Still images captured from video recorded by a camera trap set in Taï National Park, Côte D'Ivoire, 2014. In the top image a researcher records reference videos showing measured horizontal distances from the camera lens. The bottom image shows a Maxwell's duiker detected at the same location. Credit: MPI f. Evolutionary Anthropology Camera traps are a useful means for researchers to observe the behaviour of animal populations in the wild or to assess biodiversity levels of remote locations like the tropical rain forest. Researchers from the University of St Andrews, the Max Planck Institute for Evolutionary Anthropology and the German Centre for Integrative Biodiversity Research recently extended distance sampling analytical methods to accommodate data from camera traps. This new development allows abundances of multiple species to be estimated from camera trapping data collected over relatively short time intervals – information critical to effective wildlife management and conservation. Remote motion-sensitive photography, or camera trapping, is revolutionizing surveys of wild animal populations. Camera trapping is an efficient means of detecting rare species, conducting species inventories and biodiversity assessments, estimating site occupancy, and observing behaviour. If individual animals can be identified from the images obtained, camera trapping data can also be used to estimate animal density and population size – information critical to effective wildlife management and conservation. For this reason, camera traps were initially popularized by researchers studying big cats and other species with distinctive coat markings. Since then, thousands of camera traps have been deployed in wildlife habitat across the globe, especially in tropical forest ecosystems where animals are difficult to survey by other means. However, methods for estimating abundances of species which cannot be individually identified are still in development, and none is generally accepted or broadly applied. Researchers from the University of St Andrews, the Max Planck Institute for Evolutionary Anthropology (MPI-EVA) and the German Centre for Integrative Biodiversity Research (iDiv) recently extended distance sampling analytical methods to accommodate data from camera traps. "Distance sampling is a very well-established statistical framework for estimating animal density and population size that is already familiar to many ecologists", says Hjalmar Kühl of the MPI-EVA and iDiv. "This development will pave the way for researchers to estimate abundances of multiple species from camera trapping data collected over relatively short time intervals, without identifying individuals, and with minimal additional field work." Kühl adds: "This new approach can be easily integrated into our ongoing camera trap surveys across a broad range of habitats and species; we will also apply it in our monitoring work." The models are implemented in the free, Windows-based software Distance, and various packages of the statistics software R. Detailed documentation and advice from statisticians is also freely available via the Distance project website. Further testing and validation are recommended. Nevertheless, this development is an important addition to the set of analytical methods available to researchers conducting camera trap surveys. It can improve the quantity and quality of information about animal abundance and how it varies in space and time, facilitating effective conservation management. Stephen Buckland of the University of St. Andrews states: "Many animal populations are difficult to monitor effectively, but technological advances are opening up new strategies. The challenge for the statistician is to keep pace with the technological advances, and ensure that models are available to exploit fully the resulting data. This work is an important step in that direction." Eric Howe of the University of St. Andrews ads: "Given the current rates of species extinction and loss of biodiversity, I'm excited to be involved in research that has the potential to provide improved information to wildlife and conservation managers in a timely fashion." Explore further: New population of endangered cats found in Borneo More information: Eric J. Howe et al. Distance sampling with camera traps, Methods in Ecology and Evolution (2017). DOI: 10.1111/2041-210X.12790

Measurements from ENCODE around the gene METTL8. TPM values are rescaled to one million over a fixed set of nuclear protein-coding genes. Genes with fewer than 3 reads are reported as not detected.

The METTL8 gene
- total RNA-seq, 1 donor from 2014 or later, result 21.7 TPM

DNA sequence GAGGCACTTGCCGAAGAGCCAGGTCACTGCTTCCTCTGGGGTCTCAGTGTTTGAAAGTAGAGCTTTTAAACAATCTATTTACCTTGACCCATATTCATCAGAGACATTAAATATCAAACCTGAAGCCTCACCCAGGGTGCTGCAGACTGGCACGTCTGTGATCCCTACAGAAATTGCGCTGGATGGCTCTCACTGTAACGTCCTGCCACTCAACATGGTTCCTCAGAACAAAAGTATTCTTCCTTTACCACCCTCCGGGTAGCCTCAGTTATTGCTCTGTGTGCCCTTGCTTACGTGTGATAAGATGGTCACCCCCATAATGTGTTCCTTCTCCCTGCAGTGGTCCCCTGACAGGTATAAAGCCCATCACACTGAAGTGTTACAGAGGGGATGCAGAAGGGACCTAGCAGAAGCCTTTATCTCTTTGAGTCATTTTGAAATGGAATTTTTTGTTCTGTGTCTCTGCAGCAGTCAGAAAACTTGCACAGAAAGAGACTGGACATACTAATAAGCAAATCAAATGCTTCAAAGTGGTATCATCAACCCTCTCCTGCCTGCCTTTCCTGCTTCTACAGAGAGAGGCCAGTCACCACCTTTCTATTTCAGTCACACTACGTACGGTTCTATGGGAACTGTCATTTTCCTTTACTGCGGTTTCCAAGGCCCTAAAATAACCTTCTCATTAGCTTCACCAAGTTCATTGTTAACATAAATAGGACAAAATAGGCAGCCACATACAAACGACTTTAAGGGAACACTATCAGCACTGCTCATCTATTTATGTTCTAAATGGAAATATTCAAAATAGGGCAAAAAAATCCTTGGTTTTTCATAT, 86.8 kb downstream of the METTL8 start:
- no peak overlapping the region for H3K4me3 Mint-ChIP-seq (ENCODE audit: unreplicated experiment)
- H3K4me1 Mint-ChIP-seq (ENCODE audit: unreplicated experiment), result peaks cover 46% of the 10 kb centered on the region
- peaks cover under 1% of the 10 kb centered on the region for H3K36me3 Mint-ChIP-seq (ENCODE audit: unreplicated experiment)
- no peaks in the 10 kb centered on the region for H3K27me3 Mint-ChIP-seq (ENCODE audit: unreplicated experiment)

Enard W.,Max Planck Institute for Evolutionary Anthropology
Current Opinion in Neurobiology | Year: 2011